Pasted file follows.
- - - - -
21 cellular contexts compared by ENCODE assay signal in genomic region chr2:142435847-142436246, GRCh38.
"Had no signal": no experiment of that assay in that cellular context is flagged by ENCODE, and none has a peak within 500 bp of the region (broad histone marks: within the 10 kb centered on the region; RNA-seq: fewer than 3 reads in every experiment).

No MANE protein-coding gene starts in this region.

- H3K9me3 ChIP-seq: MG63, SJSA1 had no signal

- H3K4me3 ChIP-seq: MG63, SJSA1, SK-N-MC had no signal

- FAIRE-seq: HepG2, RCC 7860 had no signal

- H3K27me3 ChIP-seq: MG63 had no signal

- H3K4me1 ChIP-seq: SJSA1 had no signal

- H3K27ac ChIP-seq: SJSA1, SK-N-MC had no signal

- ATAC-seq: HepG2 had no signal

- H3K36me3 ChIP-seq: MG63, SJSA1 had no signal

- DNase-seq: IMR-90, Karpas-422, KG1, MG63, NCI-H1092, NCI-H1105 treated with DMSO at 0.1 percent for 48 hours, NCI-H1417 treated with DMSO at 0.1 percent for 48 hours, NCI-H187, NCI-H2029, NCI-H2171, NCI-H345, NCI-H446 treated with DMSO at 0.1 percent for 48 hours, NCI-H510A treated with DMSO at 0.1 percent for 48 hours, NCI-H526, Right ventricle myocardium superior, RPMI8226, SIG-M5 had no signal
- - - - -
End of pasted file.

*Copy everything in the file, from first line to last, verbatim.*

21 cellular contexts compared by ENCODE assay signal in genomic region chr2:142435847-142436246, GRCh38.
"Had no signal": no experiment of that assay in that cellular context is flagged by ENCODE, and none has a peak within 500 bp of the region (broad histone marks: within the 10 kb centered on the region; RNA-seq: fewer than 3 reads in every experiment).

No MANE protein-coding gene starts in this region.

- H3K9me3 ChIP-seq: MG63, SJSA1 had no signal

- H3K4me3 ChIP-seq: MG63, SJSA1, SK-N-MC had no signal

- FAIRE-seq: HepG2, RCC 7860 had no signal

- H3K27me3 ChIP-seq: MG63 had no signal

- H3K4me1 ChIP-seq: SJSA1 had no signal

- H3K27ac ChIP-seq: SJSA1, SK-N-MC had no signal

- ATAC-seq: HepG2 had no signal

- H3K36me3 ChIP-seq: MG63, SJSA1 had no signal

- DNase-seq: IMR-90, Karpas-422, KG1, MG63, NCI-H1092, NCI-H1105 treated with DMSO at 0.1 percent for 48 hours, NCI-H1417 treated with DMSO at 0.1 percent for 48 hours, NCI-H187, NCI-H2029, NCI-H2171, NCI-H345, NCI-H446 treated with DMSO at 0.1 percent for 48 hours, NCI-H510A treated with DMSO at 0.1 percent for 48 hours, NCI-H526, Right ventricle myocardium superior, RPMI8226, SIG-M5 had no signal